A blog looking at business communication, knowledge management, scripting tools, OS technology news and other things of interest to mobile tech workers. As I find interesting news this will also contain pointers to thoughts related to configuration managment, change management and general software development.
Here is more on the "tagging good ... taxonomy bad" meme that is making its way around the internet. Here is what got my attention:
There are strong similarities to how wikis and tagging works. Tagging lowers transaction costs for contributions and fixing mistakes. This increases participation and the probability of the right data actually existing in the first place. It also enables a dedicated community to self-govern (and note that as in the case of Wikipedia, the enthusiasm hasn't worn off)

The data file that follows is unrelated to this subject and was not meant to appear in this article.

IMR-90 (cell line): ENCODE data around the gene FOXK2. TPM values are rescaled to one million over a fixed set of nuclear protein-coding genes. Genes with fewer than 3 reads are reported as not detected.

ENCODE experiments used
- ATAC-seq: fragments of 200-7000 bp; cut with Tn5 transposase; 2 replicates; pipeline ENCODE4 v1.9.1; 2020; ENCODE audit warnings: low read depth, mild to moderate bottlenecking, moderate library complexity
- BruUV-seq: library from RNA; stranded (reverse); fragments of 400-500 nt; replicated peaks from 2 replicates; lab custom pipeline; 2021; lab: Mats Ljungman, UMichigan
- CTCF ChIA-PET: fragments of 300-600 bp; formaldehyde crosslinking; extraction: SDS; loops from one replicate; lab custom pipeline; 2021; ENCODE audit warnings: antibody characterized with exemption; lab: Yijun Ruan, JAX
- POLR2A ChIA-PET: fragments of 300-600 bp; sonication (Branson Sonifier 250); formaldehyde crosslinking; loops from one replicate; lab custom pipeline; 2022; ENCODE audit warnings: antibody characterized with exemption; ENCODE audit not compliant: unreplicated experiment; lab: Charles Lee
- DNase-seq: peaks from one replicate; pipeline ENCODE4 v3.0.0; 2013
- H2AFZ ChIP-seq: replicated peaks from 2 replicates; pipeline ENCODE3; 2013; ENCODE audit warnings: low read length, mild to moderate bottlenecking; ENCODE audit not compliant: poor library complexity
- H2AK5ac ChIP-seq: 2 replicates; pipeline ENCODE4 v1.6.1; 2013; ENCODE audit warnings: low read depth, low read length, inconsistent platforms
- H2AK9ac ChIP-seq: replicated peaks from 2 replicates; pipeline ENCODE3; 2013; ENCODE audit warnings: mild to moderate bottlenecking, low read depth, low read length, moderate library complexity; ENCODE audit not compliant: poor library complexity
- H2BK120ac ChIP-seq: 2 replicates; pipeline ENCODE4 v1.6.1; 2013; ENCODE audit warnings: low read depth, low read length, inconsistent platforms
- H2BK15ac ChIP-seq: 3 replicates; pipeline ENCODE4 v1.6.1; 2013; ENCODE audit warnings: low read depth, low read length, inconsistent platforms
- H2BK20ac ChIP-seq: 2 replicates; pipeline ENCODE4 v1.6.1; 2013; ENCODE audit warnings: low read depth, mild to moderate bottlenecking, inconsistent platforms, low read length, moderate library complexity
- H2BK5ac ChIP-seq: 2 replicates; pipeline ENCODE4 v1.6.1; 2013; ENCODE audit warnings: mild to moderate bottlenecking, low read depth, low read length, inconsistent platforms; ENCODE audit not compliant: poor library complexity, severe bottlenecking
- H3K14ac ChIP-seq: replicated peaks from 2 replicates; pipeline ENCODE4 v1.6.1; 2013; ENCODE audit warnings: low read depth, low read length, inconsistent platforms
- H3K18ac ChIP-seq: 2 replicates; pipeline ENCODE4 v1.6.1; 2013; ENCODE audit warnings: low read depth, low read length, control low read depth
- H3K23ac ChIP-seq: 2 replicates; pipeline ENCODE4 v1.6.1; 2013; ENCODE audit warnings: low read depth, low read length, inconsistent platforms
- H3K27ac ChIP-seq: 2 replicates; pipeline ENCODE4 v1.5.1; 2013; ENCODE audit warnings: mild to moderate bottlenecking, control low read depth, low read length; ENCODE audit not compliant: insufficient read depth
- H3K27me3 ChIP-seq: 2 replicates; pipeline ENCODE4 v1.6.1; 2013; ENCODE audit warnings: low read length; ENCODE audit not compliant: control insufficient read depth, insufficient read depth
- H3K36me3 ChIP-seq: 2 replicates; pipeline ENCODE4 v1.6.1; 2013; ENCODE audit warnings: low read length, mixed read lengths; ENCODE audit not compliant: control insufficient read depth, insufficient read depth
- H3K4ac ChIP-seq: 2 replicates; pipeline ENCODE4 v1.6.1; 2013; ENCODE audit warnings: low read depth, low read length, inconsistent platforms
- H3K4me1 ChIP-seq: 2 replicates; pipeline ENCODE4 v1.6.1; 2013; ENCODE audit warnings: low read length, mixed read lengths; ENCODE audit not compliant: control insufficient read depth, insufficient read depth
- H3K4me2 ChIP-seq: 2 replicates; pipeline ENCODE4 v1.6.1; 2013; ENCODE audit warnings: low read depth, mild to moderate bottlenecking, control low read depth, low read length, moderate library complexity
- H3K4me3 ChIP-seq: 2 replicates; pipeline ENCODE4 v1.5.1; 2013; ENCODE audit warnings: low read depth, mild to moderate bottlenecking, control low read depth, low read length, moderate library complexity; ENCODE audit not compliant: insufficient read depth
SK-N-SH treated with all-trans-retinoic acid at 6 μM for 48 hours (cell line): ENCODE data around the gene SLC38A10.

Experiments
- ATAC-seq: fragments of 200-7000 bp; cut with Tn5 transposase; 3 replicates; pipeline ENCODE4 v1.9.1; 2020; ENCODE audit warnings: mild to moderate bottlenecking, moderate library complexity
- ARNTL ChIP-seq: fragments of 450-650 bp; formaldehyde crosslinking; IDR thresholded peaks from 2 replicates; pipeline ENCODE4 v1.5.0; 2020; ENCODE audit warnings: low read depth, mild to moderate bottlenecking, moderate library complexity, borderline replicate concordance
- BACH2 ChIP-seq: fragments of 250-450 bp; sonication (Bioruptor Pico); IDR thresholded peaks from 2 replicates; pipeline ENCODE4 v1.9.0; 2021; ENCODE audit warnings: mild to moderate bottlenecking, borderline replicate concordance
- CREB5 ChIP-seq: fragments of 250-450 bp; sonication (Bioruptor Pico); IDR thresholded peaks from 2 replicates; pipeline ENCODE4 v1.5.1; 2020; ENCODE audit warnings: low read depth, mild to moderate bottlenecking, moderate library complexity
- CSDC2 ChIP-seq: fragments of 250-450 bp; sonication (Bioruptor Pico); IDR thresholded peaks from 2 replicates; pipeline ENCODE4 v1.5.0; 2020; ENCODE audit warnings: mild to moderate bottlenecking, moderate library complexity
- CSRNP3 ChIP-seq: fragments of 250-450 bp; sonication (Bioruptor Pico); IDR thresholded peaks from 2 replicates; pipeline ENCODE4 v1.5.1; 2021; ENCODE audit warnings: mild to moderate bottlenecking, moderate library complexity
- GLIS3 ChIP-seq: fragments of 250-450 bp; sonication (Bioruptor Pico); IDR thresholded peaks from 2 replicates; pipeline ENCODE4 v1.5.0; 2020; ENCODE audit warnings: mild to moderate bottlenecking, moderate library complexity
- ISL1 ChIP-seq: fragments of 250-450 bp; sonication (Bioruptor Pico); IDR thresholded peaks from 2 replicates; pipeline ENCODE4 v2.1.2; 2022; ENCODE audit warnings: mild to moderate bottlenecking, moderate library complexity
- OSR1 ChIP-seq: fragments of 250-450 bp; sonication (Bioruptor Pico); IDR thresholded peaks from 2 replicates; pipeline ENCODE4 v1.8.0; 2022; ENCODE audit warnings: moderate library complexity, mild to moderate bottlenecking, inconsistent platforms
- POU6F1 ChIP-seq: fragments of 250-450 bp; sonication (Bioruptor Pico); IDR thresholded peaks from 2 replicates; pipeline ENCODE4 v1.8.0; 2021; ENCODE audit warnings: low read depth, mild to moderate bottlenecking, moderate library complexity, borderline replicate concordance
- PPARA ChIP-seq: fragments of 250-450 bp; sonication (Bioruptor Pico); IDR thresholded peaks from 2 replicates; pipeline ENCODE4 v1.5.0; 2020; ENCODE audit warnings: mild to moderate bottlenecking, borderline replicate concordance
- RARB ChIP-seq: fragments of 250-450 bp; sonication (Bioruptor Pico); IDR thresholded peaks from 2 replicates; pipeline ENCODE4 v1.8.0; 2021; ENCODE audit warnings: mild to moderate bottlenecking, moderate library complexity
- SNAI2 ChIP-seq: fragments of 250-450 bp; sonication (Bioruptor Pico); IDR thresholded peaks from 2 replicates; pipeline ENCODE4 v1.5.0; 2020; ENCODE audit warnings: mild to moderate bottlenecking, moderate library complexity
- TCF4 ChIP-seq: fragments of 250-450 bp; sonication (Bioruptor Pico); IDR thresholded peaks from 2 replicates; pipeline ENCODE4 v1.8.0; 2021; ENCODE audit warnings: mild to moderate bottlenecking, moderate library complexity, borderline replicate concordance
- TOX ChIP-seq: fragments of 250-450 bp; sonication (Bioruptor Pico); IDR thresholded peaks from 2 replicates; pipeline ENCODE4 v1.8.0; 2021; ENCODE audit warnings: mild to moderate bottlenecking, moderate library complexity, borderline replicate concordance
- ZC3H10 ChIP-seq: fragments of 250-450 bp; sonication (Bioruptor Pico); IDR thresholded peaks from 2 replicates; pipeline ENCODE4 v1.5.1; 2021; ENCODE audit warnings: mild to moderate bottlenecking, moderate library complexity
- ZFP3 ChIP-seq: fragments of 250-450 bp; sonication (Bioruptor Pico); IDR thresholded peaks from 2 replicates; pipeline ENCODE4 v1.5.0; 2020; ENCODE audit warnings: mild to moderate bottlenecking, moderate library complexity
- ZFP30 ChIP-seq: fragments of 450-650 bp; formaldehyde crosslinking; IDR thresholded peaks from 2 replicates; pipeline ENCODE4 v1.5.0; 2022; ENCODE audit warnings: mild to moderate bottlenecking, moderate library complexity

A single tag can be applied in error, and be fixed locally, but that matters less when viewed in the aggregate. Larger patterns arise that are statistically significant.
This is what I am trying to do with TWiki, namely fostering a tagging practice amoung the users instead of a rigid taxonomy. I have implemented a simple tagging system in the wiki with the goal of transfering the organization / categorization work to the whole group of users. The goal is to end up with a better and more useful organization system for the content of a single wiki ... and to have this emerge from The Wisdom of Crowds er ... wiki users.
Just spent 30 minutes cleaning up a huge litter of spam that hit a ton of old posts ... weird thing is that it seemed to cluster around mentions of the Wall Street Journal ... strange. Anyway, is there anything we can do so that PyCS isn't so vulnerable to this?